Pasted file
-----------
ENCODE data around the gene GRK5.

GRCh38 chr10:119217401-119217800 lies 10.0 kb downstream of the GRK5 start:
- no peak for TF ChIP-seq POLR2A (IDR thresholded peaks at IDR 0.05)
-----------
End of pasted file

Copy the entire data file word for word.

ENCODE data around the gene GRK5.

GRCh38 chr10:119217401-119217800 lies 10.0 kb downstream of the GRK5 start:
- no peak for TF ChIP-seq POLR2A (IDR thresholded peaks at IDR 0.05)